By Hasmik Manukyan

As the daughter of renowned painter Tigran Matulyan, art has always been present in Margarita Matulyan’s life. It wasn’t until Margarita started school at Yerevan State Academy of Fine Arts, however, that she actually decided to pursue art as her own career. By her second year, she had fallen in love with sculpture.

Margarita, who was born in 1985, was a fourth-year student when her first personal exhibition – a collection of bronze sculptures – opened in 2006. She then went on to show her work in a variety of group exhibitions.

“My mind is always busy with my work,” Margarita said. “I chose different materials for my sculptures — bronze, copper, even paper.” The idea of making sculptures from paper arose unexpectedly for her. She used to make models out of it before starting her future sculptures, since paper allows for many modifications and improvisations. She ended up liking the paper sculptures so much that she decided to exhibit them, too.

In 2010, Margarita’s sculpture “Prince and Princess” won the second prize in the exhibition contest dedicated to St. Sargis church holiday. Margarita has also gained some notoriety abroad. Guests from different countries have purchased many of her works.

In summer of 2010, she was invited to Karabagh to participate in an open-air exhibition dedicated to Nagorno Karabagh’s Independence Day. In this exhibition she showed many of her works and received an acknowledgement certificate by Karabagh’s Minister of Culture and Youth Affairs Narine Aghabalyan. In December 2011 Margarita was admitted to the Artists’ Union of Armenia. She has also lectured on professional painting, modeling and art history at the French-Armenian Vocational School in Yerevan.

“I love the work I do,” confessed Margarita. “I could not make sculptures without the passion I have for it. This is a particularly difficult profession for women and its quite physically demanding.”

Her hope for Armenian art is to see new, more technically equipped exhibition galleries, which allow for more interesting and modern displays.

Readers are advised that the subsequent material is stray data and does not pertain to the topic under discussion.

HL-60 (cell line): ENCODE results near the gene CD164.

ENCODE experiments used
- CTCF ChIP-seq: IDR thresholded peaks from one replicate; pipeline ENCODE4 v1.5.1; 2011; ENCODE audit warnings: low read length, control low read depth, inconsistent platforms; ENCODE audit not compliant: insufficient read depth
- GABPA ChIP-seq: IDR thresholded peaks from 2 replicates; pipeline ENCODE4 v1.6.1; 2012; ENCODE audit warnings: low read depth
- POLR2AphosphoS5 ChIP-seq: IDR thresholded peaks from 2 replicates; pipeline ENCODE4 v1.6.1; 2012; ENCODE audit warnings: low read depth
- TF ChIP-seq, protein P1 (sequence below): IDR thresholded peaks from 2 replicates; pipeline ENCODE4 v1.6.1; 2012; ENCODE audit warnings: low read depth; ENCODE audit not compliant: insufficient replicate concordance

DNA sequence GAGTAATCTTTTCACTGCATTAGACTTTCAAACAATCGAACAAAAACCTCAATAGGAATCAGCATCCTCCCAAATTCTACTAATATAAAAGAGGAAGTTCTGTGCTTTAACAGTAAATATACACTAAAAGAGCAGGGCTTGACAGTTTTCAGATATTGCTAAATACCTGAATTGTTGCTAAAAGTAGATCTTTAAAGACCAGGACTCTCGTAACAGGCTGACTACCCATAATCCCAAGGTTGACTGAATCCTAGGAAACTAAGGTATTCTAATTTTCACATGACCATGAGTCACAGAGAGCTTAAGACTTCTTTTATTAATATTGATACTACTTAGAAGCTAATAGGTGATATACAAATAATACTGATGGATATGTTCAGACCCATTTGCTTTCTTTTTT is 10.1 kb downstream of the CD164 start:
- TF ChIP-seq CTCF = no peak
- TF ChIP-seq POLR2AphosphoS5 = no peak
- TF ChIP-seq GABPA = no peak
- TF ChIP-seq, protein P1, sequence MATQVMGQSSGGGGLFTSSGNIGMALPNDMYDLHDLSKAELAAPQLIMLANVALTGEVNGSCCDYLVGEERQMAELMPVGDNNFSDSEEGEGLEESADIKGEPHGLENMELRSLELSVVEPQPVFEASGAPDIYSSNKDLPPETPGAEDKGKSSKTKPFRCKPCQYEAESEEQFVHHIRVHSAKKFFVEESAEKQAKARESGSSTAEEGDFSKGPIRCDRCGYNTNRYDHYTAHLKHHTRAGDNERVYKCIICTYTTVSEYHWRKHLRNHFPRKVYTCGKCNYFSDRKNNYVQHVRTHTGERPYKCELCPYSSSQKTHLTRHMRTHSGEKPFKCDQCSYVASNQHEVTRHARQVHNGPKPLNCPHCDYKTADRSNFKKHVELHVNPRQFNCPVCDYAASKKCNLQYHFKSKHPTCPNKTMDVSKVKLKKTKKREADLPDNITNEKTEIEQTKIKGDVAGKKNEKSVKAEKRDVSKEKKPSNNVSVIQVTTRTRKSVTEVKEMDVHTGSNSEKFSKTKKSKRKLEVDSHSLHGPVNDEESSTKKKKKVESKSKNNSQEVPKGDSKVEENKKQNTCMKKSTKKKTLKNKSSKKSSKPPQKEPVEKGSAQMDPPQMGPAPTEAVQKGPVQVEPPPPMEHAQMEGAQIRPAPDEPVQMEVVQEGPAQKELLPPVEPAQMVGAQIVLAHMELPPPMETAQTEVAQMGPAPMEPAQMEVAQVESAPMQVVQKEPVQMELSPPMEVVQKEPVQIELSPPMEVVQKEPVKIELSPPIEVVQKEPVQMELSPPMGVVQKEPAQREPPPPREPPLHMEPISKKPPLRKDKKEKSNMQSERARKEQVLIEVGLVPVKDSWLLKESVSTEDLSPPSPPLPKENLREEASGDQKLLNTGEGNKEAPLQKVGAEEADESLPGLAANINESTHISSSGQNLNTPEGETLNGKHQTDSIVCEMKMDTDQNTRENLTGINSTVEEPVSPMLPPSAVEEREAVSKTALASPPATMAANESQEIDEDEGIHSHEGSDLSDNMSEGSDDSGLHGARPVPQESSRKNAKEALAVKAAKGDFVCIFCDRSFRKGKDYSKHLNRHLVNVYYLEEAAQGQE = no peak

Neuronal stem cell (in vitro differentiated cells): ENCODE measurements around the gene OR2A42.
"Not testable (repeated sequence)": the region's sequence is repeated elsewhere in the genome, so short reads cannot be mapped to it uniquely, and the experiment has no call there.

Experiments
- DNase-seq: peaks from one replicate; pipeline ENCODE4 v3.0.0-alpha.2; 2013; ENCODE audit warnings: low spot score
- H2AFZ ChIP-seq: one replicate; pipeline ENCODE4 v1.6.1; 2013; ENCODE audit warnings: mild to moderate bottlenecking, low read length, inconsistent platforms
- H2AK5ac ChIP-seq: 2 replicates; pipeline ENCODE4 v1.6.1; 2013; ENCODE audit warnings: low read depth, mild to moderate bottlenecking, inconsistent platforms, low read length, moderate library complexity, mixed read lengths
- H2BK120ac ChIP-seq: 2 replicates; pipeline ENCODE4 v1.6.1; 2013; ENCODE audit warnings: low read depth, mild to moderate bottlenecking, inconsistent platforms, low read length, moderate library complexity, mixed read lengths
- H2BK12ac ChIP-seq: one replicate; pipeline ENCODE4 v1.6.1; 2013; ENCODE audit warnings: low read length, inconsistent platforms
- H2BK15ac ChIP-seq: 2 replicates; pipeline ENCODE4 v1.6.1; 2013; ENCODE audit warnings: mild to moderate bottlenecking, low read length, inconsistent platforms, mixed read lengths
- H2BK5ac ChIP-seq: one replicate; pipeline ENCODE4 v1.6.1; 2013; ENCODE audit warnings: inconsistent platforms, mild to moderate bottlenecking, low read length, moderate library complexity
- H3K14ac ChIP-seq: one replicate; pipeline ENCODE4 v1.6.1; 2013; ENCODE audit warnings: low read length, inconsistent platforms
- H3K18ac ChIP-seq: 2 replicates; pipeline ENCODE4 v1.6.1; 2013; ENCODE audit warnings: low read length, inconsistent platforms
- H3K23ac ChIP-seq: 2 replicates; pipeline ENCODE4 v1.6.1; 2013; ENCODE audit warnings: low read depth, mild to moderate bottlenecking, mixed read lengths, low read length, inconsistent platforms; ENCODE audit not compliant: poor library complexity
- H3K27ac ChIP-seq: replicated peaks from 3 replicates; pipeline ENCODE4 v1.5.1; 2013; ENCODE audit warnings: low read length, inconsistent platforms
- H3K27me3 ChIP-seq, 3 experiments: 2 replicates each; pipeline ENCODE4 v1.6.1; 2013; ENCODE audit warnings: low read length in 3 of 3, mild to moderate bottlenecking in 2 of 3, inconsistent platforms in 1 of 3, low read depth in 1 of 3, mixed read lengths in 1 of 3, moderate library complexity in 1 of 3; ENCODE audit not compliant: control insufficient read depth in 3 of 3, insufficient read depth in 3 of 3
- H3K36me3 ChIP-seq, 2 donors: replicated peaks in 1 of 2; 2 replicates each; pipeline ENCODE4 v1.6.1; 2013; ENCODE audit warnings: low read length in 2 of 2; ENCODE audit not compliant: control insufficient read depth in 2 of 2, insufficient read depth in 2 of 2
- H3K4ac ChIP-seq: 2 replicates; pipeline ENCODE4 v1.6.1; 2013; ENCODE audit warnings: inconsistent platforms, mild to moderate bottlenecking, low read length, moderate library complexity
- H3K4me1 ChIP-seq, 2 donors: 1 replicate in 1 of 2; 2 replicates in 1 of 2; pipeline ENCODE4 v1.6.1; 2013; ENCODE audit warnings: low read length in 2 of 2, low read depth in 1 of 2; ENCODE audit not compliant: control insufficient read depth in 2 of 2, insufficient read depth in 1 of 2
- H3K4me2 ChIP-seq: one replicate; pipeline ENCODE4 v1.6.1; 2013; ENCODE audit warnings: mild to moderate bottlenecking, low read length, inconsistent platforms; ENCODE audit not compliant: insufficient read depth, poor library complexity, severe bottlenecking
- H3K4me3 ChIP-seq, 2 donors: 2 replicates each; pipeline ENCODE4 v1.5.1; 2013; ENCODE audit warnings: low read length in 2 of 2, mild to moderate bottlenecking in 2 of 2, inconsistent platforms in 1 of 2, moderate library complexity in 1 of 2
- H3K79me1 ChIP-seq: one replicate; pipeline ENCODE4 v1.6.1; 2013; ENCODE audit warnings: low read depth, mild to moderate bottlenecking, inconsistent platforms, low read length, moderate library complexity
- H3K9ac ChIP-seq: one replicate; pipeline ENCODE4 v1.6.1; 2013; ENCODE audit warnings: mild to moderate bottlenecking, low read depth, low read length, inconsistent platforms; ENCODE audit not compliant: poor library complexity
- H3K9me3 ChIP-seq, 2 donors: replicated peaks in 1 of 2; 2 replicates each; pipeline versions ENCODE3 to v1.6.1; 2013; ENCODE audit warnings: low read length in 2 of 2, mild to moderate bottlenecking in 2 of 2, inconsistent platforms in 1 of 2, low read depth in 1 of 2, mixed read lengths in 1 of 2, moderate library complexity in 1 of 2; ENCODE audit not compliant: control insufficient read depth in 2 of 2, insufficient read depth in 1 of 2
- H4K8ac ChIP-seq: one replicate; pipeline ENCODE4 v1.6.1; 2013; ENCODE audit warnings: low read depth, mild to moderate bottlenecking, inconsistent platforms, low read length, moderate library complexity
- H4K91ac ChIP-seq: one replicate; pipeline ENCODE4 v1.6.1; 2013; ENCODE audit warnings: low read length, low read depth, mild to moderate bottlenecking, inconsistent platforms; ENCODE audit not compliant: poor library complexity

“The inspiration I have for each work does not necessarily come from any profound source. It may be a very interesting person, a face I see while walking in the street, a dog or a bird that crosses my path, anything,” she said. Sometimes she ponders a new idea for days before deciding to bring it to life. “Each one of my works is dear to me. I love them all, even if I some love more than others. When I start sculpting a new work, I try to isolate myself from the previous works, I don’t want my love for any of the previous ones to disturb or affect the creation of a new work.”

Margarita is full of energy, optimism and love for her country. “I know many active and talented young people who try to bring about change. The new generation is promising; they are more free, independent. Whatever they set their minds to, it can be realized.”

Margarita aims to organize her next exhibition in the spring and plans to show various paper and metal sculptures on different themes. When asked where she gets her drive, her answer was simple. “The source of my creative work is love — in all its expressions.”

Margarita Matulyan with her sculpture “Qaj Nazar”

“Indian Woman” & “Oriental Song”

“Armenian Women”



Credit: Margarita Matulyan